As a result of COVID-19, restaurants are looking for ways to reduce the interaction between workers and customers. One solution? Robots. Robot chefs have been around for a while, but weren’t always successful. They’re now gaining more traction as restaurants see them as becoming a necessity.
New plans include a burger-flipping robot named Flippy at White Castle and a smoothie-making robot called Blendid, which is expected to have more widespread availability. Chowbotics reports 60% increased demand for Sally, a salad-making robot, and Wilkinson Baking Co. said they have also been getting more inquiries about their BreadBot.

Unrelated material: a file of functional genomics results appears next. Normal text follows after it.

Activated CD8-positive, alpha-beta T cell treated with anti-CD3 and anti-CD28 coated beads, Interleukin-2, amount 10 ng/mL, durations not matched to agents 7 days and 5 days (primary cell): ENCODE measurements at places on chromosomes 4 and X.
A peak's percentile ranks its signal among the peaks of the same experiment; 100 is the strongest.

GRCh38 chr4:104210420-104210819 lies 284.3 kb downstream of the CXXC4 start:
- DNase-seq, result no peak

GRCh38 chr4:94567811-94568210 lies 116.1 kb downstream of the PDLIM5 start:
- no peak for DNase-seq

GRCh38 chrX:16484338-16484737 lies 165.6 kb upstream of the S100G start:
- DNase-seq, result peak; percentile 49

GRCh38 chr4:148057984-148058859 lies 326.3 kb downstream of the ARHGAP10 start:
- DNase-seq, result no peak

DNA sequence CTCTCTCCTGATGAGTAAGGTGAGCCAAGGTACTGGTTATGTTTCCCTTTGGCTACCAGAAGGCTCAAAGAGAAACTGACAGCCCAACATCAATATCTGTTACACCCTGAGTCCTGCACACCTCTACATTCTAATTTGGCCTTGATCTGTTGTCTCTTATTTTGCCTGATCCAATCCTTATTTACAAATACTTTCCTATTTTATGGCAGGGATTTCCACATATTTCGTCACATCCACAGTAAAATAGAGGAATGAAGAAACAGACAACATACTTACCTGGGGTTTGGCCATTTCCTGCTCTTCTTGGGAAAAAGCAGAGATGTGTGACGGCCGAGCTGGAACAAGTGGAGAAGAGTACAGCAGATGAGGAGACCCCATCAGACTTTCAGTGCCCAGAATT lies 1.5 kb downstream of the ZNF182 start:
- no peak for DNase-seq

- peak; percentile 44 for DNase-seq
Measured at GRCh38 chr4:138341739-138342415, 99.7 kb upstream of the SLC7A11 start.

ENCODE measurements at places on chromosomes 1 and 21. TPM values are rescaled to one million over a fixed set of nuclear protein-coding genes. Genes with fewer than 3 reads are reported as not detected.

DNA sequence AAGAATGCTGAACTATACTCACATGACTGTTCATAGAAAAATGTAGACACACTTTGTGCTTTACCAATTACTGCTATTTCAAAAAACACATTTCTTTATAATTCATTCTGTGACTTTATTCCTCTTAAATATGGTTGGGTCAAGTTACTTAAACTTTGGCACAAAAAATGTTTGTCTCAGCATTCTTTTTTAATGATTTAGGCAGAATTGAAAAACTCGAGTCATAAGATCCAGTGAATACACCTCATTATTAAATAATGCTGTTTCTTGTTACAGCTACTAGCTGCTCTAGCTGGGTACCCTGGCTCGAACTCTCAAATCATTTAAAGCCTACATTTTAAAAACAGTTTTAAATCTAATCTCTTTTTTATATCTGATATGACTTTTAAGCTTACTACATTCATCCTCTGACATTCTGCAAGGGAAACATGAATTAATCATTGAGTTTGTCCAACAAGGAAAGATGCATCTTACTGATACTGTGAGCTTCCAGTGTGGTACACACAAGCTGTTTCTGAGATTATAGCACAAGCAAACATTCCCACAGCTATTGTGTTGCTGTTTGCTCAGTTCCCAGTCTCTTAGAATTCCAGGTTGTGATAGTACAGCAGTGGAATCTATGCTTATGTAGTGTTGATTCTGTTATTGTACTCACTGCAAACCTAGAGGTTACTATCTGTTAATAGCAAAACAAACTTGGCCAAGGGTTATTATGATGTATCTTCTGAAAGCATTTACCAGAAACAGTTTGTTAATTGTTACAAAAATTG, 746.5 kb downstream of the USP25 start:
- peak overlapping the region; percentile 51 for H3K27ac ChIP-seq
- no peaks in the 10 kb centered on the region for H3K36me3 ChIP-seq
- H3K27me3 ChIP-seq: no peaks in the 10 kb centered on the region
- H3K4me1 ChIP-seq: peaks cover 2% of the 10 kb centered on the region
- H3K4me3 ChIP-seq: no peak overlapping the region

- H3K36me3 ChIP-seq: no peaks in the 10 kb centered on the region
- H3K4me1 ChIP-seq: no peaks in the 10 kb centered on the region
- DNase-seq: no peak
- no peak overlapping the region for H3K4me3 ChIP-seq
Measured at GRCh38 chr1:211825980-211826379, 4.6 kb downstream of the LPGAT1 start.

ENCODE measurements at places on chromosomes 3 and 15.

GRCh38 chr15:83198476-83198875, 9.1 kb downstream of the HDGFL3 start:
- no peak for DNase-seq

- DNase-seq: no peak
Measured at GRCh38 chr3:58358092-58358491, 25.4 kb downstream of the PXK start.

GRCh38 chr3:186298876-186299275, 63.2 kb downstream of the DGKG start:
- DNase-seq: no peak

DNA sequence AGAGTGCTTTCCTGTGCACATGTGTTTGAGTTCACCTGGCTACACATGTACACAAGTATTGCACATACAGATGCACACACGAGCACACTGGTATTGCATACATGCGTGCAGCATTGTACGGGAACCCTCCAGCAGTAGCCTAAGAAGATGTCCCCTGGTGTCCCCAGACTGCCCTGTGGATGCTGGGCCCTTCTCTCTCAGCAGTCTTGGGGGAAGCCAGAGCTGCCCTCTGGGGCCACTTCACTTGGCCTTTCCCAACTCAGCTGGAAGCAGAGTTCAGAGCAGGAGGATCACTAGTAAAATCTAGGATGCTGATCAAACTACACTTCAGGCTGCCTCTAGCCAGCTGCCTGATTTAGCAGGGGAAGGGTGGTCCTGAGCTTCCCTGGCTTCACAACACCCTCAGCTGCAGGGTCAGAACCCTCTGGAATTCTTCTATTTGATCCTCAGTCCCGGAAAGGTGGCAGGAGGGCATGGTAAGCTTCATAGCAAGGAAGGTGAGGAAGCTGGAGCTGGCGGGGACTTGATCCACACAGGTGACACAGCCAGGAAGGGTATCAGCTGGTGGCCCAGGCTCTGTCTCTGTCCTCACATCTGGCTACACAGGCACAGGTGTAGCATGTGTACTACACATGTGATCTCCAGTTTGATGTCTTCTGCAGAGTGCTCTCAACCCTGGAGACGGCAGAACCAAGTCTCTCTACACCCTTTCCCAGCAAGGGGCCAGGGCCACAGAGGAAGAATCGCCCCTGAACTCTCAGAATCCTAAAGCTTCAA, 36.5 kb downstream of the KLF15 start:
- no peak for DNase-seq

Some are skeptical, though. Max Elder of Food Futures Lab warns that automation can’t solve all the problems within the food industry, and that offering it as a solution may take attention away from issues that were already in existence before the pandemic began. Elder also says the human factor is important — “Food is so personal, and it needs to involve humans,” according to him. Automated food companies insist they aren’t trying to replace human workers, only streamline the process so that workers can be more efficient, but nevertheless automation does reduce the demand for labor.